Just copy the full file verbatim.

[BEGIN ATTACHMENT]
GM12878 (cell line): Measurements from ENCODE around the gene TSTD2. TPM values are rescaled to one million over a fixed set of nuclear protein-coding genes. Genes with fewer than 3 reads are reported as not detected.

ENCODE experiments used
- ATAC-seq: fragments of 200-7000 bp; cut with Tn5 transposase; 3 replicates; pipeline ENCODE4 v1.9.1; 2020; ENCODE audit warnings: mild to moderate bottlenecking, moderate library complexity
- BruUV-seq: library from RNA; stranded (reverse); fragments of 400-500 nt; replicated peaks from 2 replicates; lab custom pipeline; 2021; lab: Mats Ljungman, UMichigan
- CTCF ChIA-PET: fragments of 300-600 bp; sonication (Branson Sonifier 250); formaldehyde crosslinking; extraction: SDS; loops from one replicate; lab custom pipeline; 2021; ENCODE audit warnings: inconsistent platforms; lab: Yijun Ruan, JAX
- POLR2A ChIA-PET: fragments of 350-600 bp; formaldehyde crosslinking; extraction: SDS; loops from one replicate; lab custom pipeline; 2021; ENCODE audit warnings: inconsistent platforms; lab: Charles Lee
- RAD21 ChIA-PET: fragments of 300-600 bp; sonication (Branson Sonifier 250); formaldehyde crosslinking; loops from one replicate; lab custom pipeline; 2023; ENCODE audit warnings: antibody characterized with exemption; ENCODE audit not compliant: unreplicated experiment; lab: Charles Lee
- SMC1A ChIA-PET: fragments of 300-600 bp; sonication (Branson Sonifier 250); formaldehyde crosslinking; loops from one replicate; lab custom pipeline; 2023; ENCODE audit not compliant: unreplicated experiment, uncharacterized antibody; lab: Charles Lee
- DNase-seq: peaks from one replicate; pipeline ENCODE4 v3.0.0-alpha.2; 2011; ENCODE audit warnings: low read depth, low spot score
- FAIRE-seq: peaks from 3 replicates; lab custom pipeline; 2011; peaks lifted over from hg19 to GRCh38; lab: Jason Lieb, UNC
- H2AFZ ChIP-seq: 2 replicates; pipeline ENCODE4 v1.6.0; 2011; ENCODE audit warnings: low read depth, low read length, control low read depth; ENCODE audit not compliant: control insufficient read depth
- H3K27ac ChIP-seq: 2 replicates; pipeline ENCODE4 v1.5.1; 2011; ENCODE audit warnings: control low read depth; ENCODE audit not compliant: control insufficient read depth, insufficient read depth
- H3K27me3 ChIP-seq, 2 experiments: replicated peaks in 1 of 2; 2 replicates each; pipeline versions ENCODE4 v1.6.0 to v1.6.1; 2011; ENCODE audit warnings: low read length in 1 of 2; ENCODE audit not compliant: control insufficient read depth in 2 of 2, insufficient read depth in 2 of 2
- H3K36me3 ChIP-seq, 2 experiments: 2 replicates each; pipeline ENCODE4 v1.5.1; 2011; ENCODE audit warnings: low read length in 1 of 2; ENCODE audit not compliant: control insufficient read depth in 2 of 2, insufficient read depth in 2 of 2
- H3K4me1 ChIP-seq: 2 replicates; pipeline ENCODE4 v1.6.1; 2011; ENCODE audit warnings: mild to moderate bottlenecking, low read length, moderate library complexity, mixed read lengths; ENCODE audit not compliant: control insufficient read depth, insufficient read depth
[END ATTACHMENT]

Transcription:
GM12878 (cell line): Measurements from ENCODE around the gene TSTD2. TPM values are rescaled to one million over a fixed set of nuclear protein-coding genes. Genes with fewer than 3 reads are reported as not detected.

ENCODE experiments used
- ATAC-seq: fragments of 200-7000 bp; cut with Tn5 transposase; 3 replicates; pipeline ENCODE4 v1.9.1; 2020; ENCODE audit warnings: mild to moderate bottlenecking, moderate library complexity
- BruUV-seq: library from RNA; stranded (reverse); fragments of 400-500 nt; replicated peaks from 2 replicates; lab custom pipeline; 2021; lab: Mats Ljungman, UMichigan
- CTCF ChIA-PET: fragments of 300-600 bp; sonication (Branson Sonifier 250); formaldehyde crosslinking; extraction: SDS; loops from one replicate; lab custom pipeline; 2021; ENCODE audit warnings: inconsistent platforms; lab: Yijun Ruan, JAX
- POLR2A ChIA-PET: fragments of 350-600 bp; formaldehyde crosslinking; extraction: SDS; loops from one replicate; lab custom pipeline; 2021; ENCODE audit warnings: inconsistent platforms; lab: Charles Lee
- RAD21 ChIA-PET: fragments of 300-600 bp; sonication (Branson Sonifier 250); formaldehyde crosslinking; loops from one replicate; lab custom pipeline; 2023; ENCODE audit warnings: antibody characterized with exemption; ENCODE audit not compliant: unreplicated experiment; lab: Charles Lee
- SMC1A ChIA-PET: fragments of 300-600 bp; sonication (Branson Sonifier 250); formaldehyde crosslinking; loops from one replicate; lab custom pipeline; 2023; ENCODE audit not compliant: unreplicated experiment, uncharacterized antibody; lab: Charles Lee
- DNase-seq: peaks from one replicate; pipeline ENCODE4 v3.0.0-alpha.2; 2011; ENCODE audit warnings: low read depth, low spot score
- FAIRE-seq: peaks from 3 replicates; lab custom pipeline; 2011; peaks lifted over from hg19 to GRCh38; lab: Jason Lieb, UNC
- H2AFZ ChIP-seq: 2 replicates; pipeline ENCODE4 v1.6.0; 2011; ENCODE audit warnings: low read depth, low read length, control low read depth; ENCODE audit not compliant: control insufficient read depth
- H3K27ac ChIP-seq: 2 replicates; pipeline ENCODE4 v1.5.1; 2011; ENCODE audit warnings: control low read depth; ENCODE audit not compliant: control insufficient read depth, insufficient read depth
- H3K27me3 ChIP-seq, 2 experiments: replicated peaks in 1 of 2; 2 replicates each; pipeline versions ENCODE4 v1.6.0 to v1.6.1; 2011; ENCODE audit warnings: low read length in 1 of 2; ENCODE audit not compliant: control insufficient read depth in 2 of 2, insufficient read depth in 2 of 2
- H3K36me3 ChIP-seq, 2 experiments: 2 replicates each; pipeline ENCODE4 v1.5.1; 2011; ENCODE audit warnings: low read length in 1 of 2; ENCODE audit not compliant: control insufficient read depth in 2 of 2, insufficient read depth in 2 of 2
- H3K4me1 ChIP-seq: 2 replicates; pipeline ENCODE4 v1.6.1; 2011; ENCODE audit warnings: mild to moderate bottlenecking, low read length, moderate library complexity, mixed read lengths; ENCODE audit not compliant: control insufficient read depth, insufficient read depth